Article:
Yorek YK-901 AMFM/SW Radio
(NOTE: Originally this post was entitled “A $10 Radio”. The day after it was posted Amazon was down to two in stock and the price was up to $14.99. I hope that when/if they get more in stock it will go back to $10 but even at $15 it is a cool little radio. But beware that I have found it selling for as much as $45 from some sellers so beware of that).
A reader emailed me and asked if I would review a $10 radio he found on Amazon. Although my initial reaction was to dismiss it as not worth the time it would take, something about the $9.99 price grabbed my attention. After all, it was only weeks ago that I reviewed the QFX-R24 which was selling at the time for about $15 and that was a total disaster…I concluded that even at $15 it wasn’t worth it. But a digital AM/FM/SW radio for $9.99 (with free shipping for Amazon Prime customers) seemed too enticing to pass up, although I wasn’t expecting much. Two days later I found it in my mailbox and proceeded to check it out. Although it won’t’ replace my more sophisticated radios I’ve got to say that for $9.99 it isn’t half bad (and certainly its better than that QFX-24), so just want can you expect nowadays in a $10 digital radi
Manufactured by ShenZhen Yorek Technology Co Ltd here are the Yorek YK-901
Features and Specifications:
FM: 87-108 MHz
AM: 520-1710 KHz
SW: 3.0 – 21.85 MHz
Controls: Power On/Off/Lock – Band select – Volume Up/Down – Scan/Sleep – Tuning Up/Down – Memory Up/Down (buttons are multi-function as outlined in the owner’s manual
Auto Scan & Store function
Backlit LED Display
FM Stereo Indicator
Memories: 32 per band
Clock (12 or 24 Hour modes) with alarm and sleep functions
Power: Two AA Batteries
DC Input Jack 3.0 Volt Barrel type center pin positive
Stereo earbuds supplied
Size: Approx: 5” W x 3” H x 1” D
Operation: I was able to get the radio up and running without reading the manual but you will have to read it to understand many of the multi-function button functions. For example, the band function toggles among AM, FM and SW as you would expect but when you are in SW mode, long presses will toggle among several SW meter bands which is crucial to fast navigation as there is no direct frequency entry and scanning within SW segments is a bit slow. That same Band button also toggles between 12 and 24-hour clock mode when the radio is off. Likewise, the Saved Station (Memory) buttons also are used for alarm clock functions. So as I always say, “Read The Manual”. Once I did that I can say the ergonomics are not bad…the radio is fairly easy to use and to live with.
As far as actual performance I’ve got to say it was better than I had expected it to be…for a $10 radio. Reception on al bands was OK. It was not very sensitive or selective with weaker signals as you would expect but for regular listening to local or suburban grade AM and FM signals and even some daytime SW the stations were listenable. At night the bands were full of the usual skip and while I couldn’t tune in every station I could hear on better radios there was enough there to satisfy the casual listener. Sound through the speaker was on the thin side but fairly clean and had good intelligibility – again, I would be disappointed if this were a more expensive radio but for the price it has to make no apologies. FM stereo was minimal – in fact I will admit I didn’t’ even realize this radio HAD stereo on FM until I saw the stereo indicator in the manual…it is small and hard to see on the display. Upon further checking I found there was some barely detectable separation but nowhere near the manual’s claimed 20 db. This is the kind of thing that may vary sample to sample but let’s just leave it that stereo is not a strong point here.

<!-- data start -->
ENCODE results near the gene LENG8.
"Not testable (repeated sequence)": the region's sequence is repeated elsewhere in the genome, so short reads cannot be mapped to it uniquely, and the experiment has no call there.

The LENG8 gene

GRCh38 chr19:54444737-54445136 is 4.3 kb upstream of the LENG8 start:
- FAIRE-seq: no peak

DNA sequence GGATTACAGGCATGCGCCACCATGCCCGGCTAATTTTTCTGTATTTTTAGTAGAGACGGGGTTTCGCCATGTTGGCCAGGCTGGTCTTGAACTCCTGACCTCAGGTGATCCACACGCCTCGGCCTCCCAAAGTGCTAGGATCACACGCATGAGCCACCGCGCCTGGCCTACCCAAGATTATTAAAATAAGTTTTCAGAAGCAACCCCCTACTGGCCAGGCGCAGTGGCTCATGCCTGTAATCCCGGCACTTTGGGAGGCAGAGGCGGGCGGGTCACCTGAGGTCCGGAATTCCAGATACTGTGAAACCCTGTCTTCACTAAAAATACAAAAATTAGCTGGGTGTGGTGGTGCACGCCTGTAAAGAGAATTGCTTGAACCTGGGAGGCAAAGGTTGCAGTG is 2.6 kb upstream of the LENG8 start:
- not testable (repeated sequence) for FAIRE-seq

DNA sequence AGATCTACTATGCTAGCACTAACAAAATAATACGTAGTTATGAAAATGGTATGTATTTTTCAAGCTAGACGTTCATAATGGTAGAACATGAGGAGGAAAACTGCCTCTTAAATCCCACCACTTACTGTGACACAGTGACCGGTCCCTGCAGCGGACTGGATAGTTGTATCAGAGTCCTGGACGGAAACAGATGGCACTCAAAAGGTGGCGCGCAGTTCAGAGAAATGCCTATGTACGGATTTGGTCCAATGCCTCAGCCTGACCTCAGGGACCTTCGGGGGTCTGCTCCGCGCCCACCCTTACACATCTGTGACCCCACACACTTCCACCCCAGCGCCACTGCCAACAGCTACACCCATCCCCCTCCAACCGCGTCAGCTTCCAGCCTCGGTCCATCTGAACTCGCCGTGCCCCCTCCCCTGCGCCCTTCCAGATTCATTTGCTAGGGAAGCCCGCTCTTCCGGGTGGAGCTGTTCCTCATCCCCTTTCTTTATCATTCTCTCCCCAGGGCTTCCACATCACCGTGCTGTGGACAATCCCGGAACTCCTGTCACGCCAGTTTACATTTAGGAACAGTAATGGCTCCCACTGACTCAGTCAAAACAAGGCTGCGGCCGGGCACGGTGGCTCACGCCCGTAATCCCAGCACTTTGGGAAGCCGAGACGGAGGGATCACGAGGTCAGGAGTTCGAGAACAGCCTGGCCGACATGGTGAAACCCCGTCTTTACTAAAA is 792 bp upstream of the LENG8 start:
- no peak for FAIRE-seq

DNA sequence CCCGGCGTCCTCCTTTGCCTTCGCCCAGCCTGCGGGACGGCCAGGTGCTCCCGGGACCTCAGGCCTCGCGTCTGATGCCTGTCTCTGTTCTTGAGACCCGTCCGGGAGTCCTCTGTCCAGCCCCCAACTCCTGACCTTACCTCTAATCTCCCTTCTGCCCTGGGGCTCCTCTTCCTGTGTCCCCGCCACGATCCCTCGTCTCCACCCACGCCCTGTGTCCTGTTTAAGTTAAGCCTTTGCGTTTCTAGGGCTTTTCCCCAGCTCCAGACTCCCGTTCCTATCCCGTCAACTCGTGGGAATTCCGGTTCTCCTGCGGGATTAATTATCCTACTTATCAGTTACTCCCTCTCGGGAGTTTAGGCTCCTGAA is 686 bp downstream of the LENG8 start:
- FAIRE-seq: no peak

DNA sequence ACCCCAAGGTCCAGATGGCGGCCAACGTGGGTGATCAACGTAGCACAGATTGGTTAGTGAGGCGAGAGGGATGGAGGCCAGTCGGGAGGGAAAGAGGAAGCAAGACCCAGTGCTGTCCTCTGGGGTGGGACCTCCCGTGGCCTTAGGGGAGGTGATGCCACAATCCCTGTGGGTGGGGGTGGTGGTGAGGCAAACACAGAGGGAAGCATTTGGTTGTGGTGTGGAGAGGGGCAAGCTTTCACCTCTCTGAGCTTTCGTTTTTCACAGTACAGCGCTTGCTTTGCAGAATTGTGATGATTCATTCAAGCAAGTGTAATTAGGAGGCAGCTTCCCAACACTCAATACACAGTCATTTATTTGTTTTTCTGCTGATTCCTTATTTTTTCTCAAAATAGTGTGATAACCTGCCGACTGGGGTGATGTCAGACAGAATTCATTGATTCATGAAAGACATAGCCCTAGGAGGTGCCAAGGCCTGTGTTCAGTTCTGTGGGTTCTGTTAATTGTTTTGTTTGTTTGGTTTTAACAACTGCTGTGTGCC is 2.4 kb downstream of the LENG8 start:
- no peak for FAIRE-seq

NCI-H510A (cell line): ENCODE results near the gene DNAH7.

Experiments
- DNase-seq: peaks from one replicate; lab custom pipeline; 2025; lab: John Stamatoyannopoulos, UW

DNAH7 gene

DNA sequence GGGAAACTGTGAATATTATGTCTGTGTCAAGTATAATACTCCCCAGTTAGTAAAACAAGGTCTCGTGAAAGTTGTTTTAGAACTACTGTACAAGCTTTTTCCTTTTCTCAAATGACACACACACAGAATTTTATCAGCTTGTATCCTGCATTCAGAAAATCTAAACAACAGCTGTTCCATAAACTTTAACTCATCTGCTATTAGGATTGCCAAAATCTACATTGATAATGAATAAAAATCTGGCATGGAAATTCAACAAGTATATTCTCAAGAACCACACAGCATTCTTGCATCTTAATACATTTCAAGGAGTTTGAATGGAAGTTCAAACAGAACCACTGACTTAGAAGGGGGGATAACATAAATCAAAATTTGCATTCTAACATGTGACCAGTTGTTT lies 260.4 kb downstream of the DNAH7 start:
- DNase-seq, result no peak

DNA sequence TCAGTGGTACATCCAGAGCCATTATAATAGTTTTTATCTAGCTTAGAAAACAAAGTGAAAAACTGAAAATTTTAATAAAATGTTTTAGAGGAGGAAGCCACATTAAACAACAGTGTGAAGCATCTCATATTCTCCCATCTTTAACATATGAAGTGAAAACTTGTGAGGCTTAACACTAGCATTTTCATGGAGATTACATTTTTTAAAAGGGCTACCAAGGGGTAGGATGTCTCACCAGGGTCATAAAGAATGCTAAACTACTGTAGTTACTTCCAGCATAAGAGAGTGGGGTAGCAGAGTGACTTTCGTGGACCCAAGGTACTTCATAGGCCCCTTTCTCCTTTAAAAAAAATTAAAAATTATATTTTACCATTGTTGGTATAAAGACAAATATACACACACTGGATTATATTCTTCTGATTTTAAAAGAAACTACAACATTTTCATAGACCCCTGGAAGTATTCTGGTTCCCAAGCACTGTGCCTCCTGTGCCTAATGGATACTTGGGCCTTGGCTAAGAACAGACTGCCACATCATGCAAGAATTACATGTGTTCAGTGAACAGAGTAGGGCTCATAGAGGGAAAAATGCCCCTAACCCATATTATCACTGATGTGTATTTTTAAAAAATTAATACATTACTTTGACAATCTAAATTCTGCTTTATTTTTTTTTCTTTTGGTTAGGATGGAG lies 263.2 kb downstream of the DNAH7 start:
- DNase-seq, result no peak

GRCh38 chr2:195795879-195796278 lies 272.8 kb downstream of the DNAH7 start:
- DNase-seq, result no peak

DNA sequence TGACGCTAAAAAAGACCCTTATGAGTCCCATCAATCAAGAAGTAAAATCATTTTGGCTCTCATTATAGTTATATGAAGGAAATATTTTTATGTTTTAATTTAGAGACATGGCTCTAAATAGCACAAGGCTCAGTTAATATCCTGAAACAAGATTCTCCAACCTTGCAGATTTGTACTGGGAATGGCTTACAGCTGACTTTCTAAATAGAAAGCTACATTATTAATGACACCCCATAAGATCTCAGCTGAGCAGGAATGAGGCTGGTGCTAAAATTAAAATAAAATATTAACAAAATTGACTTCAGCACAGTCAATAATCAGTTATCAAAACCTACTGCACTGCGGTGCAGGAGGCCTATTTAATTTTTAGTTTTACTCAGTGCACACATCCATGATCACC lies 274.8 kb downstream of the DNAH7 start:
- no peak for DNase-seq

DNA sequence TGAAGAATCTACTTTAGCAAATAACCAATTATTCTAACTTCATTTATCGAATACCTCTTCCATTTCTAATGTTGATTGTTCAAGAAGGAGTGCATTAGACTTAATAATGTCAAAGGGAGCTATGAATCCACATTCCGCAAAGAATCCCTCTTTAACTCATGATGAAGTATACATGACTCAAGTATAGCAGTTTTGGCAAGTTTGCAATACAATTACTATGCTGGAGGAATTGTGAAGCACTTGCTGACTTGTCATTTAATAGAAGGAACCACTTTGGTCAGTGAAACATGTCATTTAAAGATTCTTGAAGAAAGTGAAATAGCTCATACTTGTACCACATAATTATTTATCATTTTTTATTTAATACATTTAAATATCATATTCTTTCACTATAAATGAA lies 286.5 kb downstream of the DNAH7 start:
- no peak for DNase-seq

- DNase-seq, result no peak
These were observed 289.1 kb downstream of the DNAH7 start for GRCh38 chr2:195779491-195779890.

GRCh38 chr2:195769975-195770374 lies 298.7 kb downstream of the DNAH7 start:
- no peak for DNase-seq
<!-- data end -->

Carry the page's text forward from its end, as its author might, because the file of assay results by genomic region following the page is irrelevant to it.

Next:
The supplied earbuds have fairly restricted audio response as you might expect although I must say again that I have bought worse buds, and since these came with a $10 radio, I find it hard to fault them. The radio itself has fairly robust audio through better buds…a bit of treble and bass boost make typical earbuds sound rich and full, while the supplied earbuds will serve utilitarian uses fine.
Conclusion: What can I say about the Yorek YK-901? Well primarily I’ll say it is definitely a bargain for $9.99 because I have had radios that cost more and gave me less. It may lack in some of the finer points of performance but it works reasonably well, gets decent reception and sounds listenable if you are not expecting boom box audio. And ergonomically it is not bad once you’re read the manual to learn how the multi-function buttons work. So, if you are looking for an inexpensive radio to depend on in an emergency or won’t break the bank if it is lost or damaged you could do far worse than the Yorek YK-901.
One Note: Since many people might consider this an emergency radio it is good to know that when any digital radio is off it still consumes a small amount of power to keep the clock running, so if you are going to put it away until an emergency arises you should remove the batteries. And be sure to keep a few spares on hand as well. Today’s alkaline cells have a very long shelf life.
Note: When I searched for this model at Amazon I found it only from third party sellers and going for around $45 but this link will bring you to the $9.99 version as of this writing March 18, 2021.